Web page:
My question is what is the treatment to overcome this type of attachement, therby allowing them to from a relationship that will deal with the issues?
    Im not sure this makes any sense but Im trying to work out what type of treatment or therapy can help this type of person develop appropriate attachment/relationship.
    I am single and not in a relationship.
    Thank you for your time,
    Trisha

    • Thank you for your comment, Trisha. If you were able to access someone who could give you the assessment ‘test’ called the Adult Attachment Interview (AAI) only THAT would truly tell you (or anyone else) which of the insecure attachment patterns-disorders you might have.

      This assessment tool is based on this:

      Grice’s Conversational Maxims

      Maxim of Quantity:

      1. Make your contribution to the conversation as informative as necessary.

      2. Do not make your contribution to the conversation more informative than necessary.

      Maxim of Quality:

      1. Do not say what you believe to be false.
      2. Do not say that for which you lack adequate evidence.

      Maxim of Relevance:

      Be relevant (i.e., say things related to the current topic of the conversation).

      Maxim of Manner:

      1. Avoid obscurity of expression.
      2. Avoid ambiguity.
      3. Be brief (avoid unnecessary wordiness).
      4. Be orderly.

      These maxims are considered to be reflected within rational ‘cooperative discourse’, and have been incorporated into the rating structure of the Adult Attachment Interview (AAI) used clinically and in research to assess adult (secure and insecure attachment)

      ++++

      If you take a look at the post at this link below, and scroll down you will see a scanned picture of a page that gives a very brief description of how each adult attachment pattern is related to Brice’s Maxims:

      +ATTACHMENT – HOW WE ARE WHO WE ARE
      at

      https://stopthestorm.wordpress.com/2009/12/28/attachment-how-we-are-who-we-are/

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      I am not a therapist so cannot offer anything more than my personal thoughts. I would most strongly suggest that you take a look over at Amazon.com at the titles of books written by Dr. Daniel Siegel:

      http://www.amazon.com/s/ref=nb_sb_noss?url=search-alias%3Dstripbooks&field-keywords=daniel+siegel&x=0&y=0

      of his books, Parenting From the Inside Out is probably the easiest to read, but still it requires some work and thought. It is at this link:

      ++

      There are many types of therapy, and choosing one depends in part on the issues a client is trying to heal from. Everyone with an insecure attachment pattern-disorder suffered from a lack of safe and secure attachment during the most important earliest months of life — before the age of one (and then with more trauma after that age).

      Many therapists are not themselves aware of the latest research on what ‘attachment’ truly is, and what it is designed to do for us. Safe and secure attachment lets us ‘repair’ what are called ‘ruptures’. Rupture and repair is a normal part of life, but people who were traumatized-abused when they were little did not experience enough of the REPAIR at the same time they experienced way to much RUPTURE.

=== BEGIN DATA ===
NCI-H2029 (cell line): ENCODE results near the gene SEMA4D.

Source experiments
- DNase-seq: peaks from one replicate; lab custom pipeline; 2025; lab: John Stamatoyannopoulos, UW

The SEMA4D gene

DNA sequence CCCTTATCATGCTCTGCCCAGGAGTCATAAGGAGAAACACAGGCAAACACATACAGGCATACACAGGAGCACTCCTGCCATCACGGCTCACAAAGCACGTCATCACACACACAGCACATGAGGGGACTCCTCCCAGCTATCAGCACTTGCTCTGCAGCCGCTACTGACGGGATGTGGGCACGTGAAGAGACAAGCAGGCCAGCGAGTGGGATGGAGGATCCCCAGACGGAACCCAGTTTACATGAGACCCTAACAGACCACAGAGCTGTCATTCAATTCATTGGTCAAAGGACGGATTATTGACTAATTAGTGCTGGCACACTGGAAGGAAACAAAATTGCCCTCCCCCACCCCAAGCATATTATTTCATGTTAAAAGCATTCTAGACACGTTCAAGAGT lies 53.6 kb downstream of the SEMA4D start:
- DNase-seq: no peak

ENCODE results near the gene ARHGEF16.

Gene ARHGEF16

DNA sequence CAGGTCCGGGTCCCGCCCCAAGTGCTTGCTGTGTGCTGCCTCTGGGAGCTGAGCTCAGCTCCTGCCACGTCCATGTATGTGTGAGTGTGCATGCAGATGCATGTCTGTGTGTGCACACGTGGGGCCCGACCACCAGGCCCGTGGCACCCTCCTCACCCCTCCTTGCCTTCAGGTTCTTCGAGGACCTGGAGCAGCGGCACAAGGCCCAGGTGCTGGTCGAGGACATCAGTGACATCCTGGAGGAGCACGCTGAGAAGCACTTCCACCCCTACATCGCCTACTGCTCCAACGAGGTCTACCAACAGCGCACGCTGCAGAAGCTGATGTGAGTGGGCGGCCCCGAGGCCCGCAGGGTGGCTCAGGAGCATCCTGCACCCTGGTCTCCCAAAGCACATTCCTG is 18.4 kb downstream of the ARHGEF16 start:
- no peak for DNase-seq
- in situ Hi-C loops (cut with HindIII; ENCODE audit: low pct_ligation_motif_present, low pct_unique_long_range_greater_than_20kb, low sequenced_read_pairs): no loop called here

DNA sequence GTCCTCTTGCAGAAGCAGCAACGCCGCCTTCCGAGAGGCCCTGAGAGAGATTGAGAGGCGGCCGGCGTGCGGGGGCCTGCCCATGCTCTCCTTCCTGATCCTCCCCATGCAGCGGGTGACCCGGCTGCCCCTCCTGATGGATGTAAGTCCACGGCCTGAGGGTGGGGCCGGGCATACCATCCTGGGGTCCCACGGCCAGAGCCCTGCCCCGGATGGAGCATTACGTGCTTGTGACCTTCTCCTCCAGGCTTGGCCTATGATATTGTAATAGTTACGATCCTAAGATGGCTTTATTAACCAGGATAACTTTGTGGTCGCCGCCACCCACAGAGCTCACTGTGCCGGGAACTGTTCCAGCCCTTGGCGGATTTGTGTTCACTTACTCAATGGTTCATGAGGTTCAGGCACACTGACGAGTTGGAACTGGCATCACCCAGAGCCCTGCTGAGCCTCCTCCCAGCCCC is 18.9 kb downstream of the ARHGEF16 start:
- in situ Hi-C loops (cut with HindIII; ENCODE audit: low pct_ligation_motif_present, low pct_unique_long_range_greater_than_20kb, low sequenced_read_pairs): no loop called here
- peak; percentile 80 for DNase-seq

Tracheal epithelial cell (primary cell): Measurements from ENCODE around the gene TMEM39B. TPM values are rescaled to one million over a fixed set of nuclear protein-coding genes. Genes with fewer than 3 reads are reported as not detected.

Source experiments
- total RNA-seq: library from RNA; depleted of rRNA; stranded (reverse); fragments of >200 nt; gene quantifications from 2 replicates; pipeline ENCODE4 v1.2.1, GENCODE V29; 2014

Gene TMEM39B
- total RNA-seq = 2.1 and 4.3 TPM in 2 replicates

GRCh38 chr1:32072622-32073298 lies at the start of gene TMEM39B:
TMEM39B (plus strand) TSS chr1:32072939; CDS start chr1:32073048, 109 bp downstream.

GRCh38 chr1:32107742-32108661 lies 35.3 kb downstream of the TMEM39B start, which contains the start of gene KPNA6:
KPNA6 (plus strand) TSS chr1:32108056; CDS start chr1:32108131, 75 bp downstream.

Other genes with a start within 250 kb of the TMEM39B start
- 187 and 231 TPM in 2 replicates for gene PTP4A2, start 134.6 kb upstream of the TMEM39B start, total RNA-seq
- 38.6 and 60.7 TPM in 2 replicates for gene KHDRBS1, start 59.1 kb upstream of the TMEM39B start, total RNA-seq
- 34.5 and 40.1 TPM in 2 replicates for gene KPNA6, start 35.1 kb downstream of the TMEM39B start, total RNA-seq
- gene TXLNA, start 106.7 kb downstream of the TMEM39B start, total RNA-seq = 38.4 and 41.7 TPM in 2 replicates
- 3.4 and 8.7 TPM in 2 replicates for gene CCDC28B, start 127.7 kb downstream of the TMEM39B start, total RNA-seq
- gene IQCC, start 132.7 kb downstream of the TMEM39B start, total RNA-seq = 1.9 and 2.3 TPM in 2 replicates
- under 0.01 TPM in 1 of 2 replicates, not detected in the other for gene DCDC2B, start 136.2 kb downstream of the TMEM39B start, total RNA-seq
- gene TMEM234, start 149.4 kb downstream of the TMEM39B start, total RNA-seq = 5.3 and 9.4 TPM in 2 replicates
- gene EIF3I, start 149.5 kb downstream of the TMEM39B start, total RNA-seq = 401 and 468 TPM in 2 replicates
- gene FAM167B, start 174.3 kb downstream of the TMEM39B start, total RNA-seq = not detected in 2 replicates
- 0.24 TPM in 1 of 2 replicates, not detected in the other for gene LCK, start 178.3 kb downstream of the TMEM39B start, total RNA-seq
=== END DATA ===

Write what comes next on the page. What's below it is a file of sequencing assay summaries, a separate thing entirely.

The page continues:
If you think you might be interested, read this by Dr. Allan Schore — you can access the article online:

      Traumatic Attachment and the Early Origins of PTSD at this link:

      http://www.continuingedcourses.net/active/courses/course061.php

      and on early right brain development and infant-caregiver attachment:

      http://www.atlc.org/members/resources/schore1.pdf

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      You are probably one of the rare people who already understand how attachment patterns from early in life affect all are later attachments in relationships. We can learn to understand how the different insecure attachment patterns operate so we can recognize our patterns and consciously begin to change them — not an easy task, but certainly possible.

      We also need to be able to recognize our partner’s attachment styles. About half of our population was able to have a safe and secure attachment from birth with their earliest caregivers. That leaves the other half of us with some version of an insecure attachment pattern-style-disorder. (Again, please take a look at the post I mentioned at the start of this reply).

      Working to understand and improve our insecure attachment pattern happens at the same time we begin to take charge of the effects early (and even later, but especially early-in-life) traumas have had on us. If a person has an insecure attachment pattern, they had early trauma as I mentioned above.

      And tied into all of this are our difficulties with what is called ’emotional regulation’ which is tied both to trauma and to insecure attachments. Again, Dr. Allan Schore has a lot to say about this, as well — and I know we can trust anything either he or Dr. Daniel Siegel has to say.

      Personally, I would want any therapist to be familiar — completely familiar — with the work of both of these doctors before they talked to me about attachment! Just my belief!

      Go get ’em!! You are well on your way! I hope you stop by this blog again and post a comment! (If you pop attachment into this blog’s search window all kinds of things will come up — but don’t overload yourself!!) All the best!